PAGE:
When this album was released in 1975 by Paul Bley's Improvising Artists label, the seven selections had been previously unheard. The five pieces from Mar. 9, 1964 (which feature pianist Bley, tenor-saxophonist John Gilmore, bassist Gary Peacock and drummer Paul Motian) were later released in a more complete form on the Savoy LP Turns. This was a unique onetime encounter between the innovative Bley (whose lyrical approach to free form improvising was quite different than that used by the high-energy players of the time) and Sun Ra's longtime tenor John Gilmore; "Ida Lupino" is the most memorable of these tracks. In addition there are a couple of trio performances ("Mr. Joy" and "Kid Dynamite") from a May 10, 1964 concert with bassist Peacock and drummer Billy Elgart that have not been released elsewhere. Very interesting if not quite essential music.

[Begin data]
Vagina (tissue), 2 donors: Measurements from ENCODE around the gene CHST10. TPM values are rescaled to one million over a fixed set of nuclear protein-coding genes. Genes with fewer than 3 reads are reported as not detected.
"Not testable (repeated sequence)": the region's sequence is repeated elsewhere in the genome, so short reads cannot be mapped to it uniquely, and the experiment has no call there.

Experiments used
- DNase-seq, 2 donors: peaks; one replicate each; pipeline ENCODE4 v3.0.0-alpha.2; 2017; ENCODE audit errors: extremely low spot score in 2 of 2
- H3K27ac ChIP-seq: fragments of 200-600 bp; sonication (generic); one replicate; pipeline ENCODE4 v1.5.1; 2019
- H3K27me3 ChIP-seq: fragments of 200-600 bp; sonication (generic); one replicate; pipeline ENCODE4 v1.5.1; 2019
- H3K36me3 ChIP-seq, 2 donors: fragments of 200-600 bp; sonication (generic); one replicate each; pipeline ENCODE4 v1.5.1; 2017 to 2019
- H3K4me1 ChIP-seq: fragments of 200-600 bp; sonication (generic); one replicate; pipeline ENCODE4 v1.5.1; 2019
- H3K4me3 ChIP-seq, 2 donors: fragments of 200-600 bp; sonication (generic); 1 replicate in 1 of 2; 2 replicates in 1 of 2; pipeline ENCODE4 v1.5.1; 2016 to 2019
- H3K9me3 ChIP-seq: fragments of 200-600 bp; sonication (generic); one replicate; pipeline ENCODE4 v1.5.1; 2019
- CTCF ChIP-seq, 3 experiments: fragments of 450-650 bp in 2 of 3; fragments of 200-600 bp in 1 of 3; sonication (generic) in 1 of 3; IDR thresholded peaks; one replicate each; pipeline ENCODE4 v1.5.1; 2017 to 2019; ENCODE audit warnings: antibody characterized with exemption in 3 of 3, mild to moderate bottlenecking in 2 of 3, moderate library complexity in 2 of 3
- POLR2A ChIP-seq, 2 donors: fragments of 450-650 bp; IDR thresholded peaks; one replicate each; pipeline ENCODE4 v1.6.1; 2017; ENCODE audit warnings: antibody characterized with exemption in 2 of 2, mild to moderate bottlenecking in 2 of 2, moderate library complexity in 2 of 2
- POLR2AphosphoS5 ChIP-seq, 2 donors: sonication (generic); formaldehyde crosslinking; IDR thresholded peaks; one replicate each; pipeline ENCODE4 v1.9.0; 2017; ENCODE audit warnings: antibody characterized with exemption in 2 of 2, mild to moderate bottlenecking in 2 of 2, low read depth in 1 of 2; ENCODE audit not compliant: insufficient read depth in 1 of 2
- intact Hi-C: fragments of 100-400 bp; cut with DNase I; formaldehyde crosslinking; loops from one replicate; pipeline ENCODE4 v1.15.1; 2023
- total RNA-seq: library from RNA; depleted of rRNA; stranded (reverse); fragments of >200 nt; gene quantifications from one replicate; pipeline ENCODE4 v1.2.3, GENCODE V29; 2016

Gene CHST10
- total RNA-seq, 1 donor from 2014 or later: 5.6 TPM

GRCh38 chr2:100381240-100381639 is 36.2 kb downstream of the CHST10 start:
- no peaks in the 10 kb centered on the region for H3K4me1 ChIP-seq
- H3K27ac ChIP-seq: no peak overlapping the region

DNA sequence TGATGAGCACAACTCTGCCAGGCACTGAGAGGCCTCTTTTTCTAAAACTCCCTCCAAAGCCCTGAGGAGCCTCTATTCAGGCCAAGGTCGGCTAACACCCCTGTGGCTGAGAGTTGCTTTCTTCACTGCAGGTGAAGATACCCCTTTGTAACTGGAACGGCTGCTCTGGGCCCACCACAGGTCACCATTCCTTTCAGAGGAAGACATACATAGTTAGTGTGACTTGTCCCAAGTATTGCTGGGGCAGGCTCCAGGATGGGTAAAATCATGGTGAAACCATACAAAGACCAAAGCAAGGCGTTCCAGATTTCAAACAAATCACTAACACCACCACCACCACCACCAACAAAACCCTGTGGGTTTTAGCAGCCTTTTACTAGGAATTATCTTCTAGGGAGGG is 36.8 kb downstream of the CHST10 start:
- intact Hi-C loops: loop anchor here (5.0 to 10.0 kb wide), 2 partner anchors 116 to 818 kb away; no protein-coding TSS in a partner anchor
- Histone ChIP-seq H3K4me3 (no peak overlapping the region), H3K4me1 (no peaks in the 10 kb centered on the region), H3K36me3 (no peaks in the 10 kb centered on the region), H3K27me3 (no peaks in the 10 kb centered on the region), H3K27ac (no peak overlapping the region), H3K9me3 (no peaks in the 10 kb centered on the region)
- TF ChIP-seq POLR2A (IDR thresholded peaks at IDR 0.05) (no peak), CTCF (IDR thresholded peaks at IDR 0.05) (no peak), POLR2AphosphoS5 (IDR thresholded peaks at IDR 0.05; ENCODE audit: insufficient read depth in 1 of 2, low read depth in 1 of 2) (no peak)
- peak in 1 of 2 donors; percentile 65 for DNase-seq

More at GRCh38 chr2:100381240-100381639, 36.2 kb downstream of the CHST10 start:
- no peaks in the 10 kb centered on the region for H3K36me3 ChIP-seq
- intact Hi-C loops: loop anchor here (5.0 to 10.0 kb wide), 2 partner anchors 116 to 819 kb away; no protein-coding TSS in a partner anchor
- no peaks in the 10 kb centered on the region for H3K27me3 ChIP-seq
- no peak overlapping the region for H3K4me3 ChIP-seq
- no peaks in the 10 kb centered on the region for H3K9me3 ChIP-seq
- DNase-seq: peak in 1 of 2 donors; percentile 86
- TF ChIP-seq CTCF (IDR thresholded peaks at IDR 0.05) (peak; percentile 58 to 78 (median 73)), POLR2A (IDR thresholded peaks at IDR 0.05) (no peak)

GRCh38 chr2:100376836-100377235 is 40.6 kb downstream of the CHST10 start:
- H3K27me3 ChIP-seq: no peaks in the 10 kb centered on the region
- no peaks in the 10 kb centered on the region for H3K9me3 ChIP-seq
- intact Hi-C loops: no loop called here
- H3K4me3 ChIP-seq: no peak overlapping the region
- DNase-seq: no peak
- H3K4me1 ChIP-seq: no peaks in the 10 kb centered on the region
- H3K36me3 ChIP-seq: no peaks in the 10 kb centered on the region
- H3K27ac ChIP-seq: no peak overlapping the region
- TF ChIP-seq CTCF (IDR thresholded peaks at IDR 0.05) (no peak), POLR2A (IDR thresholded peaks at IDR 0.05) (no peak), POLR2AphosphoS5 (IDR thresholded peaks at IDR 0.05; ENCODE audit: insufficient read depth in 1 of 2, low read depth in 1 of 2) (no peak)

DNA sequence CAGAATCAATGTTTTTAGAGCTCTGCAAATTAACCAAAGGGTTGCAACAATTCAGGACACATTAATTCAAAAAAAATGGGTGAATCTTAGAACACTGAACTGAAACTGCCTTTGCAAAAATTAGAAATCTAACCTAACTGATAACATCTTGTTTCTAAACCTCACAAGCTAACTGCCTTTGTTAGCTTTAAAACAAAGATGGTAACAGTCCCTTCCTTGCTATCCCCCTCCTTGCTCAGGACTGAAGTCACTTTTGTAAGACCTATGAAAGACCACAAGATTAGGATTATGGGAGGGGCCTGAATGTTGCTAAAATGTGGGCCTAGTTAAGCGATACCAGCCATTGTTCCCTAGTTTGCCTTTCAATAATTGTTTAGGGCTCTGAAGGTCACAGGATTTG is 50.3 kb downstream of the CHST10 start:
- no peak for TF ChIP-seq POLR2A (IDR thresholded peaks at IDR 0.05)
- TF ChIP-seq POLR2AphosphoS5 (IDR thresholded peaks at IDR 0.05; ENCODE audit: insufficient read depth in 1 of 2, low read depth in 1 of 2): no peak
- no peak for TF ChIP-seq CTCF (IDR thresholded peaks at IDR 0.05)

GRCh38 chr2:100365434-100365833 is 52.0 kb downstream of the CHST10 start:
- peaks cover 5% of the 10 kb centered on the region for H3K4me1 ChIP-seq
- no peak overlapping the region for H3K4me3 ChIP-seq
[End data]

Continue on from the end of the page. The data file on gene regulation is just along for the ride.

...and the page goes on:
Friðrik Karlsson is an Icelandic musician and songwriter. He studied classical and jazz/rock guitar and had success with the group Mezzoforte in 1983 with the U.K. top 20 hit, "Garden Party". He has contributed to the soundtracks of musicals such as Jesus Christ Superstar and Saturday Night Fever and to that of movies such as Evita and Hercules.
Born in Osaka, educated at the Conservatoire National Supérieur de Paris, Momo Kodama is well-placed to approach music from both Eastern and Western vantage points, as she does in this album which interweaves etudes of Claude Debussy (1862-1918) and Toshio Hosokawa (born 1955). Both composers have similarly been border-crossers. Debussy, pointing to music of the future, looked to the Orient for inspiration. Hosokawa has combined aspects of Japanese and European tradition in his contemporary compositions.